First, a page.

India’s telecom Industry, an oligopoly, has witnessed significant price-cutting since 2005. A metric called Average Revenue per user (ARPU), which defines a company’s per subscriber monthly revenue, has fallen from ₹370.01 in December’05 to ₹128.25 in December’13. This implies that either people lowered usage of cell phones drastically or call rates fell over the period. The former is unlikely in a growing economy and the phenomenon actually resulted due to aggressive price cutting by firms during this period.Currently Airtel, Vodafone and Idea control 70%+ of the industry’s market share. Table 1 shows the ARPU and subscriber base (in Crores) of these 3 over the past 6 years. The average subscriber base for a particular year is shown in the table. Table 2 shows % change in ARPU of the three companies over the past 5 years and their respective individual share of the total subscriber base of these 3 companies.
|Quarter Ended December||Airtel's ARPU (in ₹)||Airtel's subscribers||Vodafone's ARPU (in ₹)||Vodafone's subscribers||Idea's ARPU (in ₹)||Idea's subscribers|
|Year||% Change in ARPU||Relative Market Share (%)||% Change in ARPU||Relative Market Share (%)||% Change in ARPU||Relative Market Share (%)|
|Situation||V reduces rates||V doesn’t reduce|
|A Reduces Rates||A and V retain market share||V loses market share|
|A doesn’t Reduce||A loses market share||A and V retain market share|
TABLE 3This is a variant of the classical prisoner’s dilemma (say A and B) wherein two prisoners are separately asked about the true culprit. The situations that A and B face is shown below:
|Situation||B betrays A||B stays silent|
|A Betrays B||A and B imprisoned for 2 years||A goes free and B imprisoned for 3 years|
|A stays silent||B goes free and A imprisoned for 3 years||A and B imprisoned for 1 year|
In this scenario, no prisoner can trust the other one and the optimal solution for each one would be to betray the other. Similar is the case in Telecom industry. No company can trust the others. In a bid to save their respective market shares, companies kept cutting their own rates. Each set of companies, each year, would have faced a situation similar to the one in table 3. If A didn’t reduce its rates in 2009, its market share could have fallen to 38.8% under the assumptions made at the beginning of analysis. Hence, A decided to cut prices. Similarly, all firms in the industry decided to reduce rates. Another question that I seek to answer is what the ideal action for these firms would have been during this period? Did they make a mistake due to these price wars?
In the case of the prisoner’s dilemma discussed above, each prisoner’s ideal choice is to stay silent and spend a year in jail instead of 3 that would result if they betray each other. Would the telecom companies also have achieved better results if they had not indulged in price wars? No. The subscriber base of the 3 companies discussed above increased at a compounded rate of 37% from 2008-2012 (Table 1). It would be reasonable to attribute this change to the falling prices given that the economy was performing poorly during this period. Again taking into account the assumptions made in deriving Table 3, the revenues of A and V in 2013 could be demonstrated by the following table:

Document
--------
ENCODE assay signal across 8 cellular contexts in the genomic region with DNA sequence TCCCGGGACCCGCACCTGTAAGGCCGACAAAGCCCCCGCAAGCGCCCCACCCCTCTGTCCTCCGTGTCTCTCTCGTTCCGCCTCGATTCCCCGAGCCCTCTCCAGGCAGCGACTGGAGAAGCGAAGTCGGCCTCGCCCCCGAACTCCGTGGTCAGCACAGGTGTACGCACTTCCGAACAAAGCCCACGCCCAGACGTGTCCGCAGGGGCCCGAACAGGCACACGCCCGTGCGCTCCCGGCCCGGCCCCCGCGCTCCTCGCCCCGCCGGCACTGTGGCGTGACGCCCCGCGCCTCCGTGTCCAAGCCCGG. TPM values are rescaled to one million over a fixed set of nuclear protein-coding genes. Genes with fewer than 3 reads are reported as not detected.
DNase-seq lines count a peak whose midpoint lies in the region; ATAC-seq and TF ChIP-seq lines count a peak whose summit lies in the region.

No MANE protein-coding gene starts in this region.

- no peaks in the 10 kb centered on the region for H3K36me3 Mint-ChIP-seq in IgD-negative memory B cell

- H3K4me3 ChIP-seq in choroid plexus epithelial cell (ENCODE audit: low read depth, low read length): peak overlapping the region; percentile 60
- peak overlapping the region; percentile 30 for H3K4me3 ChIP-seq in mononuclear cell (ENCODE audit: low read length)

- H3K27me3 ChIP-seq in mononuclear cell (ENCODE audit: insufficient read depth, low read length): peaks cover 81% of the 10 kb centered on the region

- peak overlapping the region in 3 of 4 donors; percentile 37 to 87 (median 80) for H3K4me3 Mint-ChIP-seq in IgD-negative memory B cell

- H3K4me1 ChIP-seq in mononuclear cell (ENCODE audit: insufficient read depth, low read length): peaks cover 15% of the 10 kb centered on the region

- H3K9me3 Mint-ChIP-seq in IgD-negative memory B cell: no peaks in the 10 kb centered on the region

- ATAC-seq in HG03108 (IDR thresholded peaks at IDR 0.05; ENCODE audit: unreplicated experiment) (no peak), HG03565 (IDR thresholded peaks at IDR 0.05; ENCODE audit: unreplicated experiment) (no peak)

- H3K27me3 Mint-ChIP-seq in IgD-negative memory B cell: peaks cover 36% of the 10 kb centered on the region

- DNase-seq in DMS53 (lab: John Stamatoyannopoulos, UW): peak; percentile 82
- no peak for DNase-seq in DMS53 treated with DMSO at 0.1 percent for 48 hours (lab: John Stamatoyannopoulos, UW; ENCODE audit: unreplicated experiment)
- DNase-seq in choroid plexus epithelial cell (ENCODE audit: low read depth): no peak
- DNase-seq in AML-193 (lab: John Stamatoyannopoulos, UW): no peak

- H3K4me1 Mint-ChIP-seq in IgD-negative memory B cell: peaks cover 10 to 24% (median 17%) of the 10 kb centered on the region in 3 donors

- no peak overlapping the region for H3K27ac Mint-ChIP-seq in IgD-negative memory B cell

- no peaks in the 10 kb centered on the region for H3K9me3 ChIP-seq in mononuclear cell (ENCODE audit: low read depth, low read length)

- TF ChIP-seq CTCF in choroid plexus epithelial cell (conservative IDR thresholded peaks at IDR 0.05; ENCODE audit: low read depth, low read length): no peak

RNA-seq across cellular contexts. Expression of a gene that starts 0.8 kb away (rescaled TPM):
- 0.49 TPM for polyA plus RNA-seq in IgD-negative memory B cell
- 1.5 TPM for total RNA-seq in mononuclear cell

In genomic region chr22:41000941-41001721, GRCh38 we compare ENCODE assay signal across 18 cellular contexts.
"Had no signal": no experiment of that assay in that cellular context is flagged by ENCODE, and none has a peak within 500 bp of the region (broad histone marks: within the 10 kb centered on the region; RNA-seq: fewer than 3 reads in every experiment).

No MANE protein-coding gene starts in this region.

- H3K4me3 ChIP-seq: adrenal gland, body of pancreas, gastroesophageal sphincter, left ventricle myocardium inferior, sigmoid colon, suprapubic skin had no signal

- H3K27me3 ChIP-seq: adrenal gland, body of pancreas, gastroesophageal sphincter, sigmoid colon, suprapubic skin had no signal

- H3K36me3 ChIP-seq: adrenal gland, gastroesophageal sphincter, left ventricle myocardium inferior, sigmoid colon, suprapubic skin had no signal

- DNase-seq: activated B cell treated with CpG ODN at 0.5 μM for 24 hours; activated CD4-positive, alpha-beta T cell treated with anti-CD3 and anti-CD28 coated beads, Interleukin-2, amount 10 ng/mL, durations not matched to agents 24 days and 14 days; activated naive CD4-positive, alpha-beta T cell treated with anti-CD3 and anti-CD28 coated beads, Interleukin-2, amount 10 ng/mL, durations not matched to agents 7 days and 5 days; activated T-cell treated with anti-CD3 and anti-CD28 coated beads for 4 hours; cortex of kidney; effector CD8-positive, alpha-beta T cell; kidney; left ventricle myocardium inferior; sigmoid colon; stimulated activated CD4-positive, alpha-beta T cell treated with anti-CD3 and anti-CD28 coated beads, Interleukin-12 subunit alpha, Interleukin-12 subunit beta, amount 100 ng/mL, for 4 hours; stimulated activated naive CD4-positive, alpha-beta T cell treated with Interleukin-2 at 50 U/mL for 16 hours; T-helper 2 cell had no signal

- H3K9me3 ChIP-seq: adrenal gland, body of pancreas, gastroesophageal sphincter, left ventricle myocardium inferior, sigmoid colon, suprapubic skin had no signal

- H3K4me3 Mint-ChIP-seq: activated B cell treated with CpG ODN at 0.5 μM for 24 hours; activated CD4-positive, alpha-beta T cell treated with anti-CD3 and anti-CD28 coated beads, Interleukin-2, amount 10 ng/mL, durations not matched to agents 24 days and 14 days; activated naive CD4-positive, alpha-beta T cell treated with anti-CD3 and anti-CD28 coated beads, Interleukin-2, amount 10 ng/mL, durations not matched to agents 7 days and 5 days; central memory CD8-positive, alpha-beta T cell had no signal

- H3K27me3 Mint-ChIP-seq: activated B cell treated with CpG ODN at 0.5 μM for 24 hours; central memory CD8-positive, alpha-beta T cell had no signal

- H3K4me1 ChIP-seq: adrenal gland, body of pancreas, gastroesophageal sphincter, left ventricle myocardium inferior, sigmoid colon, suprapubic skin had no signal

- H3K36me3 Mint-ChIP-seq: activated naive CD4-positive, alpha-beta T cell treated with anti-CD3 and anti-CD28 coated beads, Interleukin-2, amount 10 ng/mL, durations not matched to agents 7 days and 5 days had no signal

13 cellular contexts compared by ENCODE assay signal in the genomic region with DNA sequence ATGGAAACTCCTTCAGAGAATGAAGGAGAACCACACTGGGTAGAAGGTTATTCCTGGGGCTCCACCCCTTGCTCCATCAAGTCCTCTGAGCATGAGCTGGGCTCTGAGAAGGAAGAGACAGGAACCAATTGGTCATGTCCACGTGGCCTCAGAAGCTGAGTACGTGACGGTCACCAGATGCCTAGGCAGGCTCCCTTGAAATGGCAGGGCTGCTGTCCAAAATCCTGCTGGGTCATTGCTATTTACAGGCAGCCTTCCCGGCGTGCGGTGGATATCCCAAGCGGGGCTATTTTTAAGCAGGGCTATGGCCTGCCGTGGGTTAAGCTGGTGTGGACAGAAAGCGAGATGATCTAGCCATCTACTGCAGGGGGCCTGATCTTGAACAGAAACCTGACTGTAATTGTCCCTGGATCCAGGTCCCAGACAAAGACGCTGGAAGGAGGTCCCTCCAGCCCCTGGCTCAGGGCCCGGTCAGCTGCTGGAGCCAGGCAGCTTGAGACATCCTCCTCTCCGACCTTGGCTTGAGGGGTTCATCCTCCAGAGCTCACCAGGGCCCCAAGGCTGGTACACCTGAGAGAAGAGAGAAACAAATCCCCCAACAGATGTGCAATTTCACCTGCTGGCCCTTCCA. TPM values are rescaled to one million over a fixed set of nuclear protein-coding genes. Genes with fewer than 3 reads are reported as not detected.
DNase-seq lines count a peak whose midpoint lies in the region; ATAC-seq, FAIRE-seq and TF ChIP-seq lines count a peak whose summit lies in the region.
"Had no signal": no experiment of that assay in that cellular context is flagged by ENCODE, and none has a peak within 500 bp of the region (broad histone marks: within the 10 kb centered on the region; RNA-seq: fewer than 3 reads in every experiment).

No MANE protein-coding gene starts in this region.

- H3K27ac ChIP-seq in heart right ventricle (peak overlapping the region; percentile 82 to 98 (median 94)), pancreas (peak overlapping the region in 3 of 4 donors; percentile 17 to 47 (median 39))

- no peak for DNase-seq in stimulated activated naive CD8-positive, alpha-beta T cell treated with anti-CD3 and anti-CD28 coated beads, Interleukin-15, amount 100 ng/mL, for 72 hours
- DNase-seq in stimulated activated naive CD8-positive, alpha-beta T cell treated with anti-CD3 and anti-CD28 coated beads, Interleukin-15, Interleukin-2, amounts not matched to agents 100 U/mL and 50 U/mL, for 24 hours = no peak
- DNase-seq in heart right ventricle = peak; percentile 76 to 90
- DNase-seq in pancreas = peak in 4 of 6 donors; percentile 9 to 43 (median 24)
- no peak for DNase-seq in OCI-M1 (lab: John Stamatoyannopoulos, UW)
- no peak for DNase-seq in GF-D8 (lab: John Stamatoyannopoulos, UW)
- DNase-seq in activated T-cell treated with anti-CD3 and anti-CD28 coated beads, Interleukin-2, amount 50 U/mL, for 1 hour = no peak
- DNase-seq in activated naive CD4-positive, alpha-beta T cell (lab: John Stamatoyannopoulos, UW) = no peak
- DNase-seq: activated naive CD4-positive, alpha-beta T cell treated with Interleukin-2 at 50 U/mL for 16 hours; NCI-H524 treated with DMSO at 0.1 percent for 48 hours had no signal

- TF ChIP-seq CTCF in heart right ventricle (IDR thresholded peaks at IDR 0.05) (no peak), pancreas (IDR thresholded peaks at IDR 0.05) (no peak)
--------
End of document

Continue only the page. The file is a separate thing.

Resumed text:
|Situation||V reduces rates||V doesn’t reduce|
|A Reduces Rates||( 2068, 1400)||(2068, 984)|
|A doesn’t Reduce||(1590, 1400)||(1590, 984)|
Table 5 shows the approximate monthly revenues (in Rupees Crores) of the two firms under different situations with respect to price. In the above table both the Nash equilibrium (the action point from which no company has an incentive to deviate given the action of the other company) as well as the ideal equilibrium is for both companies to reduce rates. Thus the telecom industry didn’t necessarily suffer due to price cuts, at least in terms of revenues. However, this strategy would have remained profitable as long as the price elasticity of the industry’s demand remains greater than 1. In 2012, a rise in prices (indicated by ARPU) led to an increase in the three companies’ revenue. Thus, this year marked an end to the telecom industry’s price-cutting strategy.
Why is it that the automobile Industry in India, another oligopoly, has not faced similar price wars? It is so because companies cut prices only if the price-cut doesn’t result in economic losses for them. Return on assets is already low in automobile industry (about 10%). The telecom industry has also had very low (9-10%) returns during the past 2 years. This also explains why that the effect of game theory has disappeared in 2012 and 2013. Young Industries (such as e-commerce) earning economic profits may witness a similar price-cutting and erosion of economic profits in the future.
Narottam Garg is a current PGP - 1 student at IIM Ahmedabad.